Capital Punishment and Human Rights

  • Srijan Bansil and Abhiranjan Dixit
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  • Srijan Bansil

    Student at Uttaranchal University, Law College Dehradun, India

  • Abhiranjan Dixit

    Assistant Professor at Uttaranchal University, Law College Dehradun, India

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In the words of B. Stevenson, “The death penalty is not about whether people deserve to die for the crime they commit. The real question of capital punishment in any country is, do we deserve to kill?” Capital punishment is the most extreme form of punishment a person can be subjected to. It is a highly controversial topic across the globe as it is believed to undermine human rights of a person. There are about 112 countries that have totally abolished death penalty but there are many that still continue the use. Even though in the 21st century we see justice through the lens of human rights and natural rights of a person, capital punishment still continues to be the harsh reality of our world. Countries like China, North Korea, Saudi Arabia, Iran continues the use of death penalty very frequently. More than 1000 executions take place in China every year. India is also one of the retentionist countries that still continues to legalize capital punishment even though it is imposed only in ‘rarest of rare case’. The UN has officially declared that executing a person in the name of justice is incompatible with human rights. Capital punishment is against humanity and violates right to life of a person. Human life is sacrosanct and death penalty must not be imposed recklessly without weighing the seriousness of the crime as “Life is precious and death is irrevocable.” State has no right to take life of a person even if there is a slim chance for the offender to be reformed no matter how heinous the crime is.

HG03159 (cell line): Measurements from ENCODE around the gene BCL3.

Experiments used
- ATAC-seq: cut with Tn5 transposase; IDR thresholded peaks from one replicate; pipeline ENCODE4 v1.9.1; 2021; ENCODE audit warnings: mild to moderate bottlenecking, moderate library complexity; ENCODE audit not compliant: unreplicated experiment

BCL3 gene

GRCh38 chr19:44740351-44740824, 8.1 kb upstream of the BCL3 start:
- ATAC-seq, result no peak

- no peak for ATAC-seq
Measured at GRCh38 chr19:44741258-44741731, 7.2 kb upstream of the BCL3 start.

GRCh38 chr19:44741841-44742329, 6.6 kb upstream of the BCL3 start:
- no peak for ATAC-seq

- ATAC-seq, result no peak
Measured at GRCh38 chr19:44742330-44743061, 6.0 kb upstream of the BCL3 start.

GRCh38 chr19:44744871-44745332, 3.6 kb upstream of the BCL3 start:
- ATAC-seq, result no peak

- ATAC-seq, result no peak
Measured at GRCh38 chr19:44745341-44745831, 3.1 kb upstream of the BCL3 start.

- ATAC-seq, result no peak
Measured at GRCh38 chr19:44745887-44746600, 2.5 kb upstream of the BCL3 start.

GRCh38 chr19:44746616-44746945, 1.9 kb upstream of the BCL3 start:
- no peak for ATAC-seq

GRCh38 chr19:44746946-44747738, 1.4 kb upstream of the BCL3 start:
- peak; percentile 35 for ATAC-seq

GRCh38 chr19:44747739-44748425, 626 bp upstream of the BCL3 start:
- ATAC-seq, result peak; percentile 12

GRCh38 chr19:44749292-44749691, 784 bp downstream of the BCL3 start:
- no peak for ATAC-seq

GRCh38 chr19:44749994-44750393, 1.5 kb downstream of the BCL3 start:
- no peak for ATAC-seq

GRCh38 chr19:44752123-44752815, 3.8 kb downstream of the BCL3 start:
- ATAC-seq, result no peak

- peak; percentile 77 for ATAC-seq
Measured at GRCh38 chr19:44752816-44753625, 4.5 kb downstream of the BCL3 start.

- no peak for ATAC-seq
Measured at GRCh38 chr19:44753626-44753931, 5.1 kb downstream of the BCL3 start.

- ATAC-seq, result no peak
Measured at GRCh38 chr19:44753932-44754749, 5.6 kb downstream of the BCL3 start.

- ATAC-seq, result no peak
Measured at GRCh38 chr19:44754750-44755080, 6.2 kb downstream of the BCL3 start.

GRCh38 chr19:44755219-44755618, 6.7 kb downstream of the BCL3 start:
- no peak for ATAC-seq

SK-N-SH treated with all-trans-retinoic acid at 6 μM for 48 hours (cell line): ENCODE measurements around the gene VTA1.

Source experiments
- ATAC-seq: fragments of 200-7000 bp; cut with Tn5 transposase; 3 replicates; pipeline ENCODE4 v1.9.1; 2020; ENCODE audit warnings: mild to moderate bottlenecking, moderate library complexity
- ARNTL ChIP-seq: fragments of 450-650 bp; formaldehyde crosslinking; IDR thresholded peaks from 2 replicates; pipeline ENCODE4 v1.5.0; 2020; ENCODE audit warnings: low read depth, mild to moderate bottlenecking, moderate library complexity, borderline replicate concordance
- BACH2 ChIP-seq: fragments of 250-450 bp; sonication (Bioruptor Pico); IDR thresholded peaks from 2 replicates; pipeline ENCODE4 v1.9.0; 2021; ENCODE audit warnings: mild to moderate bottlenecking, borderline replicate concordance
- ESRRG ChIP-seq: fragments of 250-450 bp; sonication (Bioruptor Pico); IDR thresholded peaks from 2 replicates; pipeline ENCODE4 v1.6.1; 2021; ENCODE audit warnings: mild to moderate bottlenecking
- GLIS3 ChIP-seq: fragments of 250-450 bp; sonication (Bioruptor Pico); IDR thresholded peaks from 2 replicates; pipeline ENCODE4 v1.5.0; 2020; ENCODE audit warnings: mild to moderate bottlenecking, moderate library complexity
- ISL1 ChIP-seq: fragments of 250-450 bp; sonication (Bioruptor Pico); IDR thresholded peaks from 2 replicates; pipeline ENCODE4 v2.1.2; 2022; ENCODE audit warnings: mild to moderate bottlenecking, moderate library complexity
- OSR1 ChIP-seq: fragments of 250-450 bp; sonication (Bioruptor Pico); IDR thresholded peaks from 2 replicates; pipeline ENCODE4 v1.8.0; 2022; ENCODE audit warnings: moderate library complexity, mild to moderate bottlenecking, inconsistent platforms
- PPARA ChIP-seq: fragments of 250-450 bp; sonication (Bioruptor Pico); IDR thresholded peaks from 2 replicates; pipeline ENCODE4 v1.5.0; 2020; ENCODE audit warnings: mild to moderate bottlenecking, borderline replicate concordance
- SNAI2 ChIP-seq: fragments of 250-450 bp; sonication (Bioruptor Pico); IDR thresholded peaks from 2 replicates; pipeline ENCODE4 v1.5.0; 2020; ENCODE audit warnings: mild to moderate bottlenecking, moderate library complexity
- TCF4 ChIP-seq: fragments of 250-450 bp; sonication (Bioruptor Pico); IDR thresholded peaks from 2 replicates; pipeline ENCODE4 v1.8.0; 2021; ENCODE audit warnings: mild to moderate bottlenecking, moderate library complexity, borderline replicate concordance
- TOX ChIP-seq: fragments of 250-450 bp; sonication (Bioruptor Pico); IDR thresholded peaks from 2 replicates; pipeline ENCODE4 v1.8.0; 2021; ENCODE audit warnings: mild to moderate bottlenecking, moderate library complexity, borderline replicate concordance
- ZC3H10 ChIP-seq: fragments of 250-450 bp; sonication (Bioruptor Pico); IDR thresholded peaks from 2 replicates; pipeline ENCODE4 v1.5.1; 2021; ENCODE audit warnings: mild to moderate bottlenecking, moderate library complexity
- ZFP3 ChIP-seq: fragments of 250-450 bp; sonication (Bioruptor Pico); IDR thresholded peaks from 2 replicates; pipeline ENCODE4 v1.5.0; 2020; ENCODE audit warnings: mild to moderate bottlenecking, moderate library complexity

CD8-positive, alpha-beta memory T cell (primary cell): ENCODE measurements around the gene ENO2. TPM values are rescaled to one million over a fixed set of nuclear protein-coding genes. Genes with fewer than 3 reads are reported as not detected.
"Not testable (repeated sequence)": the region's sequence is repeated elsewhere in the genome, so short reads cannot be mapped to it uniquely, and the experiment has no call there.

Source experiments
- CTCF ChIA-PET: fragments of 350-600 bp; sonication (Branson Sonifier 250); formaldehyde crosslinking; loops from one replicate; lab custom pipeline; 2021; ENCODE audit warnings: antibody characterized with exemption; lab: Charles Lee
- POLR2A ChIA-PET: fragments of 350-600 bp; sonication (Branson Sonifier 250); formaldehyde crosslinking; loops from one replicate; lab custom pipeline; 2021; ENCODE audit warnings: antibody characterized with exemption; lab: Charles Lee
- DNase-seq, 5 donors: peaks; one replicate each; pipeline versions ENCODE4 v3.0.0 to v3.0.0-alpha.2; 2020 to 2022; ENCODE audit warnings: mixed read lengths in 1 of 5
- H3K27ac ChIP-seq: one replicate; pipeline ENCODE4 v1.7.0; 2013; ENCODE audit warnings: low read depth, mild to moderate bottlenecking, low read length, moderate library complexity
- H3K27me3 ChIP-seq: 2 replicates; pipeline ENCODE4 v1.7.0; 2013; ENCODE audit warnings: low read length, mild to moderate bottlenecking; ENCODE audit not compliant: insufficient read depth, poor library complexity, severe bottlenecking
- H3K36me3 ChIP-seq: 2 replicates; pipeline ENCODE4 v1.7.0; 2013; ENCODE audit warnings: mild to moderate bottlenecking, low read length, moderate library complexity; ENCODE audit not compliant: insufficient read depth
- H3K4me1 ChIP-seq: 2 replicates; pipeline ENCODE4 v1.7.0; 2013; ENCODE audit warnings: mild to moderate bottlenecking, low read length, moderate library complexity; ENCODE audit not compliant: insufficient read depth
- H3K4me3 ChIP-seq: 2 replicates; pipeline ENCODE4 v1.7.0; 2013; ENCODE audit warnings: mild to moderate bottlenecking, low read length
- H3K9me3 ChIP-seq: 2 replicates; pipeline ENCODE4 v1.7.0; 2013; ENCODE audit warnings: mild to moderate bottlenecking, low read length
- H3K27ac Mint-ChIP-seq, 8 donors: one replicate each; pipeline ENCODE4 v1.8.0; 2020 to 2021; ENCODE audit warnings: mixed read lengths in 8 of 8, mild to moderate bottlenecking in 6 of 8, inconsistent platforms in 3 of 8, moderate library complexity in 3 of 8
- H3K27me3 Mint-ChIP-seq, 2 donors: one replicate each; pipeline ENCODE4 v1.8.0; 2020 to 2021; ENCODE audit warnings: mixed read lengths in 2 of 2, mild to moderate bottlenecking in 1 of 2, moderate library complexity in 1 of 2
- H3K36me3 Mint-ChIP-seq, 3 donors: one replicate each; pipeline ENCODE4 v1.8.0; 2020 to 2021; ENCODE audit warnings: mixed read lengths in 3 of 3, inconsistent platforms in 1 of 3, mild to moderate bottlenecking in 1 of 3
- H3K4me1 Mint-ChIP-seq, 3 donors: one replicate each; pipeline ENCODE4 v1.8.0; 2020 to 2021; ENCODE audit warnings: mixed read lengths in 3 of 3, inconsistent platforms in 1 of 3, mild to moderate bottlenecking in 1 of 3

Research Paper


International Journal of Law Management and Humanities, Volume 7, Issue 2, Page 1990 - 1998


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